The input signal represents a continuous sequence of data bits representing one or more source encoded programs organized into a transport stream. The source encoding may be performed in a source coding block, not shown, and may include coding and compression algorithms for audio, video, or data content. In a preferred embodiment the audio and video compression and coding is performed using MPEG-2 compression. The transport stream is provided to packetizer/randomizer 110. Packetizer/randomizer 110 organizes portions of the incoming transport into packets. The packets may be variable length or may be a fixed length, such as 188 bytes. The organization of the incoming stream into packets permits error correction encoding bytes to be generated and appended to the packets. Packetizer/randomizer 110 also randomizes or decorrelates the incoming data packets in order prevent potential issues associated with non-random signal transmission. Packetizer/randomizer 110 may decorrelate the data in the data packets by multiplying each byte in the data packets by a second byte representing a random number value in a known random number sequence.

The decorrelated data stream of data packets is provided to the outer encoder 120. The outer encoder provides a first error correction to the data packets. Typically, the first error correction process uses a block encoding process that creates additional redundant, or parity, bytes or packets and appends those bytes or packets to the original data bytes or packets. The type of encoding process and the amount of redundant information that is added to the original data bytes or packets determines the amount of errors that can be corrected. In a preferred embodiment, the outer encoder 120 uses a Reed-Solomon encoding process that creates 26 parity bytes using the 188 bytes in each data packet to form a Reed-Solomon packet containing 204 bytes of data. The Reed-Solomon (204, 188) process is capable of correcting up to 8 byte errors in each packet. In addition, the outer encoder may also append additional bytes used for identification of the information contained in the data packet. For example, a 3 byte header containing information about the program stream content and source encoding rates may be added to the 204 byte Reed-Solomon packet.

The stream containing the outer encoded packets is provided to the outer interleaver 130. Outer interleaver 130 re-orders or rearranges the bytes in the outer encoded packets in order to maintain the random nature of the signal. Outer interleaver 130 may use one of a number of known interleaving processes including, but not limited to, a fixed convolutional interleaving process or a fixed block interleaving process. The interleaving process and the pattern are known to both the transmitter and receiver. Convolutional interleaving, such as may be used by outer interleaver 130, rearranges the bytes in order to improve the ability of a receiver to recover from certain types of impairments in the transmission process. Convolutional interleaving may be optimized to improve reception in the presence of a short burst of interference to the signal during transmission or may alternately be optimized to improve the reception in the presence of a steady continuous form of interference to the signal. Outer interleaver 130 may include a memory for storing a portion of the incoming stream or a portion of the output interleaved stream in order to facilitate the interleaving process.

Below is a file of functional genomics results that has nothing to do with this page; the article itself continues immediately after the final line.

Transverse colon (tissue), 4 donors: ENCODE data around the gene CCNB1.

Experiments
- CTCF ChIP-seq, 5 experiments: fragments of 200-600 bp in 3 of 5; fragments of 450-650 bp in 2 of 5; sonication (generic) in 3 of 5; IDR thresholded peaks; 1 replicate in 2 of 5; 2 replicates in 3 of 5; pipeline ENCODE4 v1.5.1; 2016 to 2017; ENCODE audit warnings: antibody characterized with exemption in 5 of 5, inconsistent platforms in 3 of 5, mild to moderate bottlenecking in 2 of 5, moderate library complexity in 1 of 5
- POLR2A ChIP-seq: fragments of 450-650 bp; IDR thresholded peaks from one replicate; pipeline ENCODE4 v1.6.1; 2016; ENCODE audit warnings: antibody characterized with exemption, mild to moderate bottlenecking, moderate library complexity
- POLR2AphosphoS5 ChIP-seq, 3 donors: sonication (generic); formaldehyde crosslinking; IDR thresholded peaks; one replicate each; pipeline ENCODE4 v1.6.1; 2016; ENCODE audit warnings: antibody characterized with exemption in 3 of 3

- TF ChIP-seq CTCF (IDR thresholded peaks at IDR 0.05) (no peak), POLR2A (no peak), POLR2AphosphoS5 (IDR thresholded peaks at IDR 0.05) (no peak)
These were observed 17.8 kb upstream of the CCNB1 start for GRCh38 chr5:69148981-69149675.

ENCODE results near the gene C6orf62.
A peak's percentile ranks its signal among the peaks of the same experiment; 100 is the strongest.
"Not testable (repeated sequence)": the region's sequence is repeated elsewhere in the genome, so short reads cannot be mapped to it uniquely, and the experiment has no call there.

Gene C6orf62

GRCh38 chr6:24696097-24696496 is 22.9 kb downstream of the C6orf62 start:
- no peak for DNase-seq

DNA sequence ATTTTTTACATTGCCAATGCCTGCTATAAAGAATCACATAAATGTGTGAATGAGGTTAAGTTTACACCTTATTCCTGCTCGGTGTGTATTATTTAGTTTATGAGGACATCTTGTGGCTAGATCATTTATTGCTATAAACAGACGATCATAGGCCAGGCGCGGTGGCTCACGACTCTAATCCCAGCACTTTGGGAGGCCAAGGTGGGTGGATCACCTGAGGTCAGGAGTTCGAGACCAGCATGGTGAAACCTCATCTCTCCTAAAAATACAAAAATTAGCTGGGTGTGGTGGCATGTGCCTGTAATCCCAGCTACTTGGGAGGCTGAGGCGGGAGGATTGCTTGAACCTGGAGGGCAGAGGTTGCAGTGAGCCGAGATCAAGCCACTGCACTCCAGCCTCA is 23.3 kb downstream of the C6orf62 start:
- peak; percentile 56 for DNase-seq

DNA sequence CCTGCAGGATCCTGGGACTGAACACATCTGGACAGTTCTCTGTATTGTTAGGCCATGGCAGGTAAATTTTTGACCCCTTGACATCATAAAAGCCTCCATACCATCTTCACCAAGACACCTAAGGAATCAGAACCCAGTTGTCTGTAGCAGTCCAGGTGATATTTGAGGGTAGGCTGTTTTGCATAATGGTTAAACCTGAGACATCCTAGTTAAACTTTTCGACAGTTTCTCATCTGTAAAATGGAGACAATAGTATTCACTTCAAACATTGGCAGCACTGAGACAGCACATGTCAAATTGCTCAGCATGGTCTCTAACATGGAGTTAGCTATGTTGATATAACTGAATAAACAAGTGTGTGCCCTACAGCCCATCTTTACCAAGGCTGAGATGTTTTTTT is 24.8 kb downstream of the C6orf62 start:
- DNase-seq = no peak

The outer interleaved packets are provided to the LDPC encoder 140. The LDPC encoder 140 encodes the outer interleaved packets using an LDPC encoding process. LDPC encoder 140 may use any known LDPC encoding processes including, but not limited to, LDPC algorithms based on a regrouping of bits using a Forney factor map and the creation of a generator matrix based on a sparse parity check matrix algorithm. For example, a sparse parity check matrix may be randomly generated and used to create a generator matrix, subject to a set of defined scarcity constraints associated with the input message length and the output code length. Further, the sparse parity check matrix may also be constructed using an algebraic method. For instance, for a given parity check matrix H, then the generator matrix G may be derived from the equation:
G·H T=0  (1)

LDPC encoder 140 may operate such that the encoding is performed directly on the incoming bits based on the equation:
C=I·G  (2)

Where I is a set of bits in the bitstream which will be encoded and C is the code word, or set of bits, resulting from the encoding process. It is important to note that in the decoding process performed in a receiver, the decoding may be done using a belief propagation algorithm that is applied using the following equation:
C·H T=0  (3)

LDPC encoder 140 may operate such that the encoding is performed directly on the bits in the outer interleaved packets, in a process known as binary LDPC coding. Alternately, LDPC encoder 140 may operate on LPDC symbols, formed from groups of 2 or more bits, in a process referred to as non-binary LDPC coding. For example, sets of 2 bits may be grouped into LDPC symbols for encoding using a 4-ary LPDC coding process. As opposed to binary LDPC coding which is defined over the mathematical field GF(2), a non-binary LDPC code word is defined over GF(q), where q is greater than 2. It is important to note that equations (1) to (3) defined above also apply for non-binary LDPC coding only with I, C, G, and H defined over GF(q).